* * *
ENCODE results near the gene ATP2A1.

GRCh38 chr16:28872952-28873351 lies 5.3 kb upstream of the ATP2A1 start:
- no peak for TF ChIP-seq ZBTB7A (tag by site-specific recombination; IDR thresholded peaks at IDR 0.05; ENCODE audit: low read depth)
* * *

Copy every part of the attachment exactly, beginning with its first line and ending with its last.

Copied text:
ENCODE results near the gene ATP2A1.

GRCh38 chr16:28872952-28873351 lies 5.3 kb upstream of the ATP2A1 start:
- no peak for TF ChIP-seq ZBTB7A (tag by site-specific recombination; IDR thresholded peaks at IDR 0.05; ENCODE audit: low read depth)